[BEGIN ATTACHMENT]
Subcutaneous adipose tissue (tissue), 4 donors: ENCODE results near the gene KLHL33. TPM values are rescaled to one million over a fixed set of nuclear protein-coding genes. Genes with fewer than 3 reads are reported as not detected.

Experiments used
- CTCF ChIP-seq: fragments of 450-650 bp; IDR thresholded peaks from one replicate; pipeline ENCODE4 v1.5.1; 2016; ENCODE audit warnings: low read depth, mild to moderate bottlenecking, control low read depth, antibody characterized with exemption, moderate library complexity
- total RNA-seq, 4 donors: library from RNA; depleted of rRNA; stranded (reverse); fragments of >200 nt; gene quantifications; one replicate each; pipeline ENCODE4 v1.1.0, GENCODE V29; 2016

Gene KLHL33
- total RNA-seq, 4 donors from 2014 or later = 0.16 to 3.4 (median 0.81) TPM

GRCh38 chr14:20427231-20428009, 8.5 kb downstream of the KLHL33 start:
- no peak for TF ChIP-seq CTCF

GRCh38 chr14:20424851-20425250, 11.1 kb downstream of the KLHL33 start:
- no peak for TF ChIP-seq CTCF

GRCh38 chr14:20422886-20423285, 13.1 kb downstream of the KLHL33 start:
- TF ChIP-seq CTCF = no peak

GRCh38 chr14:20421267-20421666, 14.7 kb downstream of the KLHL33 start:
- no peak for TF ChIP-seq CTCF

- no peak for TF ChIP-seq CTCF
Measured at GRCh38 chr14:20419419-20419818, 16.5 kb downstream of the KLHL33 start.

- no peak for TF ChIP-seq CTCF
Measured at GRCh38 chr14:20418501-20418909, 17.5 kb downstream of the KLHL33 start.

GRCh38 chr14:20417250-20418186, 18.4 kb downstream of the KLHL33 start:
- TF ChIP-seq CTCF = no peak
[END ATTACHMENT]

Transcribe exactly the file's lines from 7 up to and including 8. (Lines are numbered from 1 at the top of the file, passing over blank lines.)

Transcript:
GRCh38 chr14:20427231-20428009, 8.5 kb downstream of the KLHL33 start:
- no peak for TF ChIP-seq CTCF